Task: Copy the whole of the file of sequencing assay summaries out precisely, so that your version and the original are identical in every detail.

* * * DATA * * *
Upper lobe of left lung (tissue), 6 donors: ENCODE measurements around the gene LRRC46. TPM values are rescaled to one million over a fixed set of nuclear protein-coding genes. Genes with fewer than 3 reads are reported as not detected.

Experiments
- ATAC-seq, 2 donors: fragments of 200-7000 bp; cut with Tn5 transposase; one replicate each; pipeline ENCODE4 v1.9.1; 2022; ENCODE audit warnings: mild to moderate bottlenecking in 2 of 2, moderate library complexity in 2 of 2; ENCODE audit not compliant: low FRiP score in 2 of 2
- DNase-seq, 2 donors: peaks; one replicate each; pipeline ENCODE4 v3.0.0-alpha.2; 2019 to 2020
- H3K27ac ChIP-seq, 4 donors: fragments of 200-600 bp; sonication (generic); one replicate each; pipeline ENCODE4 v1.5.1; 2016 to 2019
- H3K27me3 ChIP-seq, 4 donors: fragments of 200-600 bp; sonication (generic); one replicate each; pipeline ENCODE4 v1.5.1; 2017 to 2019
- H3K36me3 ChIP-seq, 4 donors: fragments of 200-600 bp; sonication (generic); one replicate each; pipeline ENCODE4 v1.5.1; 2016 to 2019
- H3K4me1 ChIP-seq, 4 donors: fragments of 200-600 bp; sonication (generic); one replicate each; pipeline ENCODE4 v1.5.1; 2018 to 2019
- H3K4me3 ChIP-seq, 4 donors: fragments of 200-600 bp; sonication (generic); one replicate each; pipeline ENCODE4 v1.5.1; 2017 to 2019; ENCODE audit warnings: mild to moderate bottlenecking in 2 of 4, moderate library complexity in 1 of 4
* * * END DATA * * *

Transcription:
Upper lobe of left lung (tissue), 6 donors: ENCODE measurements around the gene LRRC46. TPM values are rescaled to one million over a fixed set of nuclear protein-coding genes. Genes with fewer than 3 reads are reported as not detected.

Experiments
- ATAC-seq, 2 donors: fragments of 200-7000 bp; cut with Tn5 transposase; one replicate each; pipeline ENCODE4 v1.9.1; 2022; ENCODE audit warnings: mild to moderate bottlenecking in 2 of 2, moderate library complexity in 2 of 2; ENCODE audit not compliant: low FRiP score in 2 of 2
- DNase-seq, 2 donors: peaks; one replicate each; pipeline ENCODE4 v3.0.0-alpha.2; 2019 to 2020
- H3K27ac ChIP-seq, 4 donors: fragments of 200-600 bp; sonication (generic); one replicate each; pipeline ENCODE4 v1.5.1; 2016 to 2019
- H3K27me3 ChIP-seq, 4 donors: fragments of 200-600 bp; sonication (generic); one replicate each; pipeline ENCODE4 v1.5.1; 2017 to 2019
- H3K36me3 ChIP-seq, 4 donors: fragments of 200-600 bp; sonication (generic); one replicate each; pipeline ENCODE4 v1.5.1; 2016 to 2019
- H3K4me1 ChIP-seq, 4 donors: fragments of 200-600 bp; sonication (generic); one replicate each; pipeline ENCODE4 v1.5.1; 2018 to 2019
- H3K4me3 ChIP-seq, 4 donors: fragments of 200-600 bp; sonication (generic); one replicate each; pipeline ENCODE4 v1.5.1; 2017 to 2019; ENCODE audit warnings: mild to moderate bottlenecking in 2 of 4, moderate library complexity in 1 of 4